Two Top Twenties have been compiled from data generated by the Kaspersky Security Network (KSN) throughout May 2009.
The first Top Twenty is based on data collected by Kaspersky Lab’s version 2009 antivirus product. The ranking is made up of the malicious programs, adware and potentially unwanted programs most frequently detected on users’ computers.
There were no significant changes to the Top Twenty in May.
There are only two newcomers: Palevo.ddm, a P2P worm and Swizzor.a, a Trojan.
The former, in addition to spreading in various public peer-to-peer networks, infects removable media. This gives it an additional boost, helping it to spread even more widely.
The latter utilises some interesting and sophisticated code obfuscation tricks and methods for masking its presence on the system. Since hundreds of new variants of this malicious program are generated every day on cybercriminal servers, this Trojan has made it into both our Top Twenty rankings.
All malicious, advertising and potentially unwanted programs in the first Top Twenty can be grouped according to the main classes of threat, which we detect. In the past few months, the changes in the balance between these classes have not exceeded 5%.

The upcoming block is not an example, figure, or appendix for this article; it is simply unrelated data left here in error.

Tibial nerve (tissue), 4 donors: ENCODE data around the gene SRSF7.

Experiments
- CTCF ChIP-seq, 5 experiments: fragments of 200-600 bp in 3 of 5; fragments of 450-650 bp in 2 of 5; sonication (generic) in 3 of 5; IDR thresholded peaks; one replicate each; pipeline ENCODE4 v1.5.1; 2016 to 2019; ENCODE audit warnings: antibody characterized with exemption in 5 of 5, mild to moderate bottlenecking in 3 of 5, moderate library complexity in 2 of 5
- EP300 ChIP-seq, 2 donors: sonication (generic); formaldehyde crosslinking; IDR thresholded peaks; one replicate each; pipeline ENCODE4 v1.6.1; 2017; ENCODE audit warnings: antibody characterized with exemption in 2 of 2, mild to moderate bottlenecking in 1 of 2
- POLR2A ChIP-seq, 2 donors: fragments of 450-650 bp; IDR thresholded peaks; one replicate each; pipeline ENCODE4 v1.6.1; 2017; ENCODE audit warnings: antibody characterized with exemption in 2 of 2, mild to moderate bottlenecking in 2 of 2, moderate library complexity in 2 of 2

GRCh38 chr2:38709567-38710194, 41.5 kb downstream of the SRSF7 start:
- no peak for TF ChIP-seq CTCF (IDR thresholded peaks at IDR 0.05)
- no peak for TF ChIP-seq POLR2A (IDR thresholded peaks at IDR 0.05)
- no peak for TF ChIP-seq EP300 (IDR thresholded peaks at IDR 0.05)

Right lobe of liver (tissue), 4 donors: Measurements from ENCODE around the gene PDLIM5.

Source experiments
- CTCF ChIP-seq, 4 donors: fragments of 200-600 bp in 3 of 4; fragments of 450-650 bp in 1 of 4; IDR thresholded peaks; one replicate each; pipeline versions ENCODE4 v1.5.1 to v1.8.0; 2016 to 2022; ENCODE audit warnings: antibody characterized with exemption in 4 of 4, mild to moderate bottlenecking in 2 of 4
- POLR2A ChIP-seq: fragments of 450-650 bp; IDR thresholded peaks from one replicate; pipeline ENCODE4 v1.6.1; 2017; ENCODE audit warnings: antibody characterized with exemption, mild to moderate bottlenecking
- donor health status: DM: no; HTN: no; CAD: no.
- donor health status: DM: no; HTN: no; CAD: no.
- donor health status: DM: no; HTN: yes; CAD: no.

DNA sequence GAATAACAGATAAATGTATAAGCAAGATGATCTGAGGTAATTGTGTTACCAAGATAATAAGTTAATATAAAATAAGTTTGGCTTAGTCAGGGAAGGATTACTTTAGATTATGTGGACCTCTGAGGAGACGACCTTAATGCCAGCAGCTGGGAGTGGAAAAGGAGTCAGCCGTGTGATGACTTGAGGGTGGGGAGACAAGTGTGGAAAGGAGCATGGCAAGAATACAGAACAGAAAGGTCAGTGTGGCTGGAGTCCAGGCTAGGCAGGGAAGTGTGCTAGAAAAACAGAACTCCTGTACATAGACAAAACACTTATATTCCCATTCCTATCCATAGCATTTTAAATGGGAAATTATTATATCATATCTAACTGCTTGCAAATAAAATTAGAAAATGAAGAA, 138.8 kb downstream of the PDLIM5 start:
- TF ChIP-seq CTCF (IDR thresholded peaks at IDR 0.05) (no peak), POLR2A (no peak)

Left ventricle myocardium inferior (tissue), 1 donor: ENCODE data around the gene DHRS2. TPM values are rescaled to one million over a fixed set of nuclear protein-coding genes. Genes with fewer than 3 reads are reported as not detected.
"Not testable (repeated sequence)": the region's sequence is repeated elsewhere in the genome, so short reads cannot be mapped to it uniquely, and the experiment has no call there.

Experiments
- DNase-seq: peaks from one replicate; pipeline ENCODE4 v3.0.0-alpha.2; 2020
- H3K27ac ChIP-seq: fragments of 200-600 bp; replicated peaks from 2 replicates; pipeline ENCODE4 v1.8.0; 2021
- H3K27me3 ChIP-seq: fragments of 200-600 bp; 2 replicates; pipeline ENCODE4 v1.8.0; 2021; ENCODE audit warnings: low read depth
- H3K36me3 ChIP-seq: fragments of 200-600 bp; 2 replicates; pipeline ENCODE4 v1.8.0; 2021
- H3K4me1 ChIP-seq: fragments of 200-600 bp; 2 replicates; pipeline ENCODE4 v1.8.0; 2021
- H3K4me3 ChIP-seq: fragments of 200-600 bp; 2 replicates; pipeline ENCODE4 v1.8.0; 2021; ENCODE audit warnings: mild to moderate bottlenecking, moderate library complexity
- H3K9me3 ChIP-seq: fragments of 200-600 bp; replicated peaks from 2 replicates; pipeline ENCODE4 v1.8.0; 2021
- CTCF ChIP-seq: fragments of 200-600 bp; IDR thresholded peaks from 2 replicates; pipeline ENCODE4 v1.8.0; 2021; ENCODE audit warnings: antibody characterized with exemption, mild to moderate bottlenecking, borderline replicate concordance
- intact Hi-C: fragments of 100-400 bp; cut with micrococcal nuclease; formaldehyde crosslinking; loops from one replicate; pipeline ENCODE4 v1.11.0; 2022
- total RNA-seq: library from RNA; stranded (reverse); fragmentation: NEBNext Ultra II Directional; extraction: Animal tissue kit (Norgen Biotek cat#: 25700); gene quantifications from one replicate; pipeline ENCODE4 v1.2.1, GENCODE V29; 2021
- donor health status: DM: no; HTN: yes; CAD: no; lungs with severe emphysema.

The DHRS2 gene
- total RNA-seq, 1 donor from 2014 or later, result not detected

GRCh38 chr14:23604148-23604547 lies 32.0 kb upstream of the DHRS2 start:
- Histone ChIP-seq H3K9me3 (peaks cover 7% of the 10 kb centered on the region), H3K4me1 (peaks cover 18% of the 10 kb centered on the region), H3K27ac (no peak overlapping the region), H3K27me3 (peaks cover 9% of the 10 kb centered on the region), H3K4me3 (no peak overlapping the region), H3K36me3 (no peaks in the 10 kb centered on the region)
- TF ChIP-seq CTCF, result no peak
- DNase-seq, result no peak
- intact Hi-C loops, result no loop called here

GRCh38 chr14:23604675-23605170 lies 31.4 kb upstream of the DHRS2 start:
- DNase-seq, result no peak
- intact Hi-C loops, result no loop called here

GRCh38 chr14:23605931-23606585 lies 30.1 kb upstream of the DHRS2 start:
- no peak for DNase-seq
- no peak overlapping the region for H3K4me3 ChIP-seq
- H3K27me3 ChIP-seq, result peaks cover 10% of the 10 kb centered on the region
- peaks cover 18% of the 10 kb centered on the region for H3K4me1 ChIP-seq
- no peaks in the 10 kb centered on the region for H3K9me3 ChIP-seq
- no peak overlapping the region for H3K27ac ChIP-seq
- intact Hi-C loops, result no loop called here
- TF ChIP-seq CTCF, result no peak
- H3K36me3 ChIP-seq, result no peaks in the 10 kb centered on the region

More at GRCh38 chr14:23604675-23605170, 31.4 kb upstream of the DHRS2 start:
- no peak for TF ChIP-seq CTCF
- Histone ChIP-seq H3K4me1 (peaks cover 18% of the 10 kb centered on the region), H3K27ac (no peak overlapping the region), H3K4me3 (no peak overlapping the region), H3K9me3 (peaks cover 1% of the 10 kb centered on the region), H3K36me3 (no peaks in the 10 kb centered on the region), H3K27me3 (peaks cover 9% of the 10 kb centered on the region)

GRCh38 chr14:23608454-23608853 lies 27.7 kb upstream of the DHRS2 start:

A total of 42,520 unique malicious, advertising, and potentially unwanted programs were detected on users’ computers in May. This figure is almost exactly the same as last month’s.
The second Top Twenty presents data on which malicious programs most commonly infected objects detected on users’ computers. Malicious programs capable of infecting files make up the majority of this ranking.
Contrary to the trend of the past several months, May saw more changes to the second ranking than the first.
The most interesting changes were: Trojan-Clicker.HTML.IFrame.aga, going straight in to third place, and the appearance, albeit at the bottom of the ranking, of Virus.Win32.Sality.ae.
IFrame.aga is one more version of the iframe that the now widespread Virus.Win32.Virut.ce uses to infect web pages. And Sality.ae is the latest version of the well-known Sality virus. The new variant replaces Sality.y after it dropped out of our ranking in January. As a result, there are three members of this family on our ranking again. Even though it currently props up our second ranking, if previous versions of this malware are anything to go by, we can expect this newcomer to begin climbing.